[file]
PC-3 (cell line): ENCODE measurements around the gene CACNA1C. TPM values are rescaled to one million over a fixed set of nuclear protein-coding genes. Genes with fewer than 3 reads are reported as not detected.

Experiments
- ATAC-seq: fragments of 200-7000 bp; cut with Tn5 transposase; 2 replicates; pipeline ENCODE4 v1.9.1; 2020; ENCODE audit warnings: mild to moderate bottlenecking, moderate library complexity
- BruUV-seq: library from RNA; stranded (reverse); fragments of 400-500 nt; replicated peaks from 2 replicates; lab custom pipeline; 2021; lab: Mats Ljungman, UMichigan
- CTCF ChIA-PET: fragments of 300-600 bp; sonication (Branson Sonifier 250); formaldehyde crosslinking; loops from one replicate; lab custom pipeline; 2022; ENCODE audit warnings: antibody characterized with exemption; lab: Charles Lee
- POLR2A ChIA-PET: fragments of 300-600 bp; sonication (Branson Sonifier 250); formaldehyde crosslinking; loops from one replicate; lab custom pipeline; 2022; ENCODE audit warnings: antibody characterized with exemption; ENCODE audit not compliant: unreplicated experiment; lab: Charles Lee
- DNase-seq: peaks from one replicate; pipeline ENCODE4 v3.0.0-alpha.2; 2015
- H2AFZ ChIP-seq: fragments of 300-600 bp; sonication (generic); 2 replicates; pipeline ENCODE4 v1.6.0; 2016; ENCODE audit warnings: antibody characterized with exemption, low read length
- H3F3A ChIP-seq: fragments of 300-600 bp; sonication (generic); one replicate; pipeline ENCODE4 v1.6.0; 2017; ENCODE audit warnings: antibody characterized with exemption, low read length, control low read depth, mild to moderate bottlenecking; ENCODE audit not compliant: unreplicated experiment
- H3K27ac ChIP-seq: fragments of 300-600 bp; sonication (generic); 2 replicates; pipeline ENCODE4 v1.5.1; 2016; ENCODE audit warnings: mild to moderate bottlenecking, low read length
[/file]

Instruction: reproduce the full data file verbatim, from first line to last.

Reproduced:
PC-3 (cell line): ENCODE measurements around the gene CACNA1C. TPM values are rescaled to one million over a fixed set of nuclear protein-coding genes. Genes with fewer than 3 reads are reported as not detected.

Experiments
- ATAC-seq: fragments of 200-7000 bp; cut with Tn5 transposase; 2 replicates; pipeline ENCODE4 v1.9.1; 2020; ENCODE audit warnings: mild to moderate bottlenecking, moderate library complexity
- BruUV-seq: library from RNA; stranded (reverse); fragments of 400-500 nt; replicated peaks from 2 replicates; lab custom pipeline; 2021; lab: Mats Ljungman, UMichigan
- CTCF ChIA-PET: fragments of 300-600 bp; sonication (Branson Sonifier 250); formaldehyde crosslinking; loops from one replicate; lab custom pipeline; 2022; ENCODE audit warnings: antibody characterized with exemption; lab: Charles Lee
- POLR2A ChIA-PET: fragments of 300-600 bp; sonication (Branson Sonifier 250); formaldehyde crosslinking; loops from one replicate; lab custom pipeline; 2022; ENCODE audit warnings: antibody characterized with exemption; ENCODE audit not compliant: unreplicated experiment; lab: Charles Lee
- DNase-seq: peaks from one replicate; pipeline ENCODE4 v3.0.0-alpha.2; 2015
- H2AFZ ChIP-seq: fragments of 300-600 bp; sonication (generic); 2 replicates; pipeline ENCODE4 v1.6.0; 2016; ENCODE audit warnings: antibody characterized with exemption, low read length
- H3F3A ChIP-seq: fragments of 300-600 bp; sonication (generic); one replicate; pipeline ENCODE4 v1.6.0; 2017; ENCODE audit warnings: antibody characterized with exemption, low read length, control low read depth, mild to moderate bottlenecking; ENCODE audit not compliant: unreplicated experiment
- H3K27ac ChIP-seq: fragments of 300-600 bp; sonication (generic); 2 replicates; pipeline ENCODE4 v1.5.1; 2016; ENCODE audit warnings: mild to moderate bottlenecking, low read length